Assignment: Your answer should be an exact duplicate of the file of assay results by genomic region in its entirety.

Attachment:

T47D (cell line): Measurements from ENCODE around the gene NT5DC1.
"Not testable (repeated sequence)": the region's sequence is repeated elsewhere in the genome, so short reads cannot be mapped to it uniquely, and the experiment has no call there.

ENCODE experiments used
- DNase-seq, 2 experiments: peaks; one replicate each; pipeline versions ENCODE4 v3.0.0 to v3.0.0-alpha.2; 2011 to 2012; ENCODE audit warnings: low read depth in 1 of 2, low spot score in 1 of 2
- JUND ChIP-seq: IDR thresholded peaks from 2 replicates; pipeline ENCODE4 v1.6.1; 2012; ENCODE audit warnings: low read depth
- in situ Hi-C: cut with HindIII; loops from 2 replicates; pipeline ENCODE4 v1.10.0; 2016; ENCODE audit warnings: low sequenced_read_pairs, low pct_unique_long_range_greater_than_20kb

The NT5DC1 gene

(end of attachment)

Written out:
T47D (cell line): Measurements from ENCODE around the gene NT5DC1.
"Not testable (repeated sequence)": the region's sequence is repeated elsewhere in the genome, so short reads cannot be mapped to it uniquely, and the experiment has no call there.

ENCODE experiments used
- DNase-seq, 2 experiments: peaks; one replicate each; pipeline versions ENCODE4 v3.0.0 to v3.0.0-alpha.2; 2011 to 2012; ENCODE audit warnings: low read depth in 1 of 2, low spot score in 1 of 2
- JUND ChIP-seq: IDR thresholded peaks from 2 replicates; pipeline ENCODE4 v1.6.1; 2012; ENCODE audit warnings: low read depth
- in situ Hi-C: cut with HindIII; loops from 2 replicates; pipeline ENCODE4 v1.10.0; 2016; ENCODE audit warnings: low sequenced_read_pairs, low pct_unique_long_range_greater_than_20kb

The NT5DC1 gene